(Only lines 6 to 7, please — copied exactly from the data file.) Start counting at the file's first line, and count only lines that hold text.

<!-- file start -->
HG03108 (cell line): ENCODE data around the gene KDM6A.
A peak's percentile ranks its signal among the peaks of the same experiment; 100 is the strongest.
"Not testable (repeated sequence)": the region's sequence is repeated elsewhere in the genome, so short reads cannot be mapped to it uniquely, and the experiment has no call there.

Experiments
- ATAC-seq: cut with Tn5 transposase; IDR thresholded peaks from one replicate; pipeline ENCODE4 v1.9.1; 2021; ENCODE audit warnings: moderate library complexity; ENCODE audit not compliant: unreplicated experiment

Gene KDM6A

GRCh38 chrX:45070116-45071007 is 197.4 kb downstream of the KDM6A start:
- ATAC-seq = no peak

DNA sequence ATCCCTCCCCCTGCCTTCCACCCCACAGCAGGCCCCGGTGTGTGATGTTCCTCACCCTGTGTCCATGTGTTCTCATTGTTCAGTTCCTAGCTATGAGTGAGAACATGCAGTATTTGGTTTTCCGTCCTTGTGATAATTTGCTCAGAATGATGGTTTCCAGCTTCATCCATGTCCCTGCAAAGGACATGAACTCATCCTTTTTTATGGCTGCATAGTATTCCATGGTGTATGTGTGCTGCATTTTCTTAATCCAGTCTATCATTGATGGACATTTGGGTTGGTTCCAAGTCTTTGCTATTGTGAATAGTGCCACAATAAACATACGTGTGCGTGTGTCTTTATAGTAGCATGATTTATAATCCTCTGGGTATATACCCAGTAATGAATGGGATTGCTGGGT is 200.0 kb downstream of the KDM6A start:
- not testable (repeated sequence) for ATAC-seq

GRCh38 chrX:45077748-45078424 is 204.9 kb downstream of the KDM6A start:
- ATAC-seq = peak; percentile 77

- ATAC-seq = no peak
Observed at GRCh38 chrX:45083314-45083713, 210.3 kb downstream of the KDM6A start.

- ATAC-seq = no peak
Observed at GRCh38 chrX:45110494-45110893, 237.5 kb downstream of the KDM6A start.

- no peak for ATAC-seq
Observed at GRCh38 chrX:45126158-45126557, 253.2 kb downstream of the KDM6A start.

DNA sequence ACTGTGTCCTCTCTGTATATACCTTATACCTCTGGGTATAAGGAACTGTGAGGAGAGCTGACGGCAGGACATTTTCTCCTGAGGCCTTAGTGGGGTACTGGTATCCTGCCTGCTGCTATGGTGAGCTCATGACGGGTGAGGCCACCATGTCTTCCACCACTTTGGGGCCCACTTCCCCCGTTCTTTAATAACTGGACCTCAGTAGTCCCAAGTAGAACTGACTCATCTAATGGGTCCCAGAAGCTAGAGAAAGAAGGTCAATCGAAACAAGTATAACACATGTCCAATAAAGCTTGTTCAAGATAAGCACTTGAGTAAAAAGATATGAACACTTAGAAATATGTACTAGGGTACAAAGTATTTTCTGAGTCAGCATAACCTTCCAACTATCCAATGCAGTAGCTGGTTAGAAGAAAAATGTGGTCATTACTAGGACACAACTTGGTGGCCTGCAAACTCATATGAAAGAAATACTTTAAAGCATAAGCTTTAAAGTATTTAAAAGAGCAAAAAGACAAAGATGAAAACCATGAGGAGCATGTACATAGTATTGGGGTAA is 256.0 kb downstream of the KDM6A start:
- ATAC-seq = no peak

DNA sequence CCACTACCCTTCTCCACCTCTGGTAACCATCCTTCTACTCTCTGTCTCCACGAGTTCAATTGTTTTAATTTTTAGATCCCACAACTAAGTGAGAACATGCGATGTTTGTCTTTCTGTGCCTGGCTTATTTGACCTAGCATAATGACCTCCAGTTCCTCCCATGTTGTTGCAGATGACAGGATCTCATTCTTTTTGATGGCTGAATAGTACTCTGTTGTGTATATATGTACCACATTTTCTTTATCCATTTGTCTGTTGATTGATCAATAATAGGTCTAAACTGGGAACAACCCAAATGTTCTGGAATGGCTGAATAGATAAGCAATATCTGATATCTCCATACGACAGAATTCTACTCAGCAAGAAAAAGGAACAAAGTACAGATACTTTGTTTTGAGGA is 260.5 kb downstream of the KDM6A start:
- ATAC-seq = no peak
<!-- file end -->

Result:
Gene KDM6A

GRCh38 chrX:45070116-45071007 is 197.4 kb downstream of the KDM6A start: